Late-model Sporty tank relocation

Tanked Up

Late-model Sporty tank relocation

Late-model Sporty tank relocation

  1. The new tank was much better looking than the squatty-looking unit that came on the bike.

Words and Photos: Jeff Leighton

Late-model Sporty tank relocation

Late-model Sporty tank relocation

  1. The main problem we had when trying to mount the new tank was that the aftermarket triple trees and bars came in contact with it.

Words and Photos: Jeff Leighton

Late-model Sporty tank relocation

Late-model Sporty tank relocation

  1. There also was an annoying gap between the new seat and rear of the tank.

Words and Photos: Jeff Leighton

Late-model Sporty tank relocation

Late-model Sporty tank relocation

  1. We decided moving the tank back 1.5 inches on its mount was what needed to be done.

Words and Photos: Jeff Leighton

Late-model Sporty tank relocation

Late-model Sporty tank relocation

  1. Out came the die grinder, and we made quick work of the welds holding the tank to the mount.

Words and Photos: Jeff Leighton

Late-model Sporty tank relocation

Late-model Sporty tank relocation

  1. With a bit of hippy persuasion, we were able to get the mount separated from the tank without any damage.

Words and Photos: Jeff Leighton

Late-model Sporty tank relocation

Late-model Sporty tank relocation

  1. The tank is now free from its ill-fitting mount.

Words and Photos: Jeff Leighton

Late-model Sporty tank relocation

Late-model Sporty tank relocation

  1. We ground down all of the previous welds and prepped the tank for welding.

Words and Photos: Jeff Leighton

Late-model Sporty tank relocation

Late-model Sporty tank relocation

  1. and 10. To check our measurements before we attached the mount to the frame, we sat the tank on it where we thought it looked right.

Words and Photos: Jeff Leighton

Late-model Sporty tank relocation

Late-model Sporty tank relocation

  1. and 10. To check our measurements before we attached the mount to the frame, we sat the tank on it where we thought it looked right.

Words and Photos: Jeff Leighton

Late-model Sporty tank relocation

Late-model Sporty tank relocation

  1. and 12. At our measured location, we had plenty of clearance for the front end to move freely as well as fill the tank-to-seat gap.

Words and Photos: Jeff Leighton

Late-model Sporty tank relocation

Late-model Sporty tank relocation

  1. and 12. At our measured location, we had plenty of clearance for the front end to move freely as well as fill the tank-to-seat gap.

Words and Photos: Jeff Leighton

Late-model Sporty tank relocation

Late-model Sporty tank relocation

  1. The tank was then tacked into place and finish-welded to the mount.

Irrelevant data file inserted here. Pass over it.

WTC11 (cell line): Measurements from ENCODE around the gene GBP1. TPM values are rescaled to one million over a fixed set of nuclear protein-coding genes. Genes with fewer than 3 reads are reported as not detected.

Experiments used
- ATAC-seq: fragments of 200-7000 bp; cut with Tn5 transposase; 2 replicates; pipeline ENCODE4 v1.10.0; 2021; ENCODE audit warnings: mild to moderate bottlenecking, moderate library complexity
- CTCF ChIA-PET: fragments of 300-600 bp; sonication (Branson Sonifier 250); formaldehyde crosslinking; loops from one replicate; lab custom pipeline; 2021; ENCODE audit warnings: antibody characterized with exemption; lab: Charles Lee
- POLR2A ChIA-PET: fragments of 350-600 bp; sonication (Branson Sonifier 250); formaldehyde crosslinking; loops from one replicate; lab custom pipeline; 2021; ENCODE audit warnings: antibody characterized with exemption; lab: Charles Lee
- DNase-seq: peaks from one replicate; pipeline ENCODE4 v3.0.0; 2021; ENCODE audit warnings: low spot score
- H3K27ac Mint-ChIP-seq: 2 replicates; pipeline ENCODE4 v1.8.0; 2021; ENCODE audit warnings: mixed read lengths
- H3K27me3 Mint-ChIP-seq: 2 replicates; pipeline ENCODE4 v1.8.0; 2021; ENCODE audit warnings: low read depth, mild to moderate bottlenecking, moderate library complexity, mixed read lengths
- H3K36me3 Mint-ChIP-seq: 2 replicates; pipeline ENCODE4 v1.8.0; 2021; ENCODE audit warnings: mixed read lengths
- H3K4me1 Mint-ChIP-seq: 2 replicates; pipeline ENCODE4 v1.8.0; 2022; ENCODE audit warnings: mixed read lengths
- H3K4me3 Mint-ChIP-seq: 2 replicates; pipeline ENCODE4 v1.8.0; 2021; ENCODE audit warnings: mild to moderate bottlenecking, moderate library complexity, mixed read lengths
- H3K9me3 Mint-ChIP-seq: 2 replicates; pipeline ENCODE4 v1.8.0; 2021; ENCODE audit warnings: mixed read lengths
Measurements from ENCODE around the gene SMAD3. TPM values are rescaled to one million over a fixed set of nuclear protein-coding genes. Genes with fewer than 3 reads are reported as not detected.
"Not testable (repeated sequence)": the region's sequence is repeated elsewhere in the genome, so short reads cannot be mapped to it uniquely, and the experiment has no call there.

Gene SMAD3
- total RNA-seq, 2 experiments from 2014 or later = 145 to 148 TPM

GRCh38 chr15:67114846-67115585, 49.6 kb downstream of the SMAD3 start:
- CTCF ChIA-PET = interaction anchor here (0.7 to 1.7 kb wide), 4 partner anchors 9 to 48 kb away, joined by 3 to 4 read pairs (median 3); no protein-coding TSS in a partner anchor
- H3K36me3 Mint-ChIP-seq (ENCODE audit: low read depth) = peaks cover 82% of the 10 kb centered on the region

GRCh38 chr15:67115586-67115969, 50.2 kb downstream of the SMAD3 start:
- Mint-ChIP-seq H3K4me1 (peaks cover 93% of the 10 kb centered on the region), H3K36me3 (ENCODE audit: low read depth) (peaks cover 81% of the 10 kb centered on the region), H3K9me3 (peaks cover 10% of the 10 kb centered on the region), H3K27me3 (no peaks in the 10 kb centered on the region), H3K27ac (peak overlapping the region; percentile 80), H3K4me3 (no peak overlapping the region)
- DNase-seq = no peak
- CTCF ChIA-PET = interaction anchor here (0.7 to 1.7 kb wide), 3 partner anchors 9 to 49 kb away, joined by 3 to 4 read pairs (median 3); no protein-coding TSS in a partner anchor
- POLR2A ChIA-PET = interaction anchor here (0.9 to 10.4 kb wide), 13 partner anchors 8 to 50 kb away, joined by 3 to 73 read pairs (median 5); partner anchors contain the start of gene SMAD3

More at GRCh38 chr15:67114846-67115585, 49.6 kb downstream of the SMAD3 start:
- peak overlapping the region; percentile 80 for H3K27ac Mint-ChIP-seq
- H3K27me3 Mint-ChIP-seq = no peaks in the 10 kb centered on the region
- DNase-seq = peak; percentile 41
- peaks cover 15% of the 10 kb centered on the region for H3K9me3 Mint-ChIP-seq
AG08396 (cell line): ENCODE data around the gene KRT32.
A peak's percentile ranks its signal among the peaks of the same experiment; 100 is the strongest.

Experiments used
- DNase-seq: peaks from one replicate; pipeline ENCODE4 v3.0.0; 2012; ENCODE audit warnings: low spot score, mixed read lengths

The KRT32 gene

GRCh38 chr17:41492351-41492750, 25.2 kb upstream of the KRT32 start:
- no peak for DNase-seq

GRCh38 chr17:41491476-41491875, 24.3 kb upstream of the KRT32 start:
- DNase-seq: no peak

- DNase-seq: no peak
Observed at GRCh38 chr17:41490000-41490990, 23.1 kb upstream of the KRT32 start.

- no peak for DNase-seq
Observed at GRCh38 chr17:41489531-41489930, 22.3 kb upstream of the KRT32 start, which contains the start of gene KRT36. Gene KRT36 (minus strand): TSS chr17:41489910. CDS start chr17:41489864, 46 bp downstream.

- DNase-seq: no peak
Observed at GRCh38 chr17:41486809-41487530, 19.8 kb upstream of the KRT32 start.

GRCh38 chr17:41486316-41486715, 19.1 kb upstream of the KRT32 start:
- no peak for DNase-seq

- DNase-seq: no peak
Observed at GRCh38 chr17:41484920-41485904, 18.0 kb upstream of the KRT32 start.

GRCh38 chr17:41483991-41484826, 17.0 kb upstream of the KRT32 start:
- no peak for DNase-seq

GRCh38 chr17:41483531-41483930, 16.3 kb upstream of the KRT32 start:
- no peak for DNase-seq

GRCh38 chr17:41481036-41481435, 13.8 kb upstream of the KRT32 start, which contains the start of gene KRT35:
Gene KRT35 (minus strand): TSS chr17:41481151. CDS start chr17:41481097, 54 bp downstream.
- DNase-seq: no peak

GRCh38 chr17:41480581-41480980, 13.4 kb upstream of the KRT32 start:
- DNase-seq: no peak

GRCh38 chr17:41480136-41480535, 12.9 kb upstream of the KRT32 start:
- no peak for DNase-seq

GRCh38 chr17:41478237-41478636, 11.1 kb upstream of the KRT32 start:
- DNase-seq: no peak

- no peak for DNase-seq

Words and Photos: Jeff Leighton

Late-model Sporty tank relocation

Late-model Sporty tank relocation

  1. With the tank on the bike and in its new position, you can see how just a little relocation can be a beautiful thing.

Words and Photos: Jeff Leighton

Our buddy Purdo has this ’05 XL1200 Sportster, and while it is a good-running bike with low miles, the thing was butt ugly. This particular Sporty was originally built for a girl, and you could tell that from a mile away. Purdo whined to us about getting the femme features off this bike and man it up a bit, so being two-wheeled humanitarians and loving to hack up perfectly good bikes, we agreed to help him out.

While on our way to chopping it up, we ditched the OE tank and went with a Midwest Motorcycle Supply stretched and flat bottom XL tank that we scored through Jireh Cycles. The tank is a good-looking 4-gallon peanut-style model that is similar to what the 883 Iron and Nightster run.

Once the tank arrived at Freedom Cycles where the thrashing was taking place, we ran into a fitment issue regarding the Hawg Halters 39mm Wide Glide triple trees we had already installed. The mounts at the front of the tank were too far forward and allowed no articulation of the fork without the handlebars or triple trees hitting the tank. We also had another issue with our custom-built bike; there was a rather large gap between the front of the Le Pera Bare Bones solo seat we ordered and the rear of the gas tank.

Custom bikes call for custom measures, so we pulled out the die grinder and TIG welder and got busy freeing the tank from its mounts. We then slid the tank back on its mount to clear the bars and trees while seamlessly mating it up to the seat. Once it was measured for squareness, the tank was permanently welded to the mount.

With the tank expertly relocated, we had a proper-fitting tank that helped to take a late-model Sporty one step further from its lowly OE-looking existence.

Sources:

Freedom Cycles

Jireh Cycles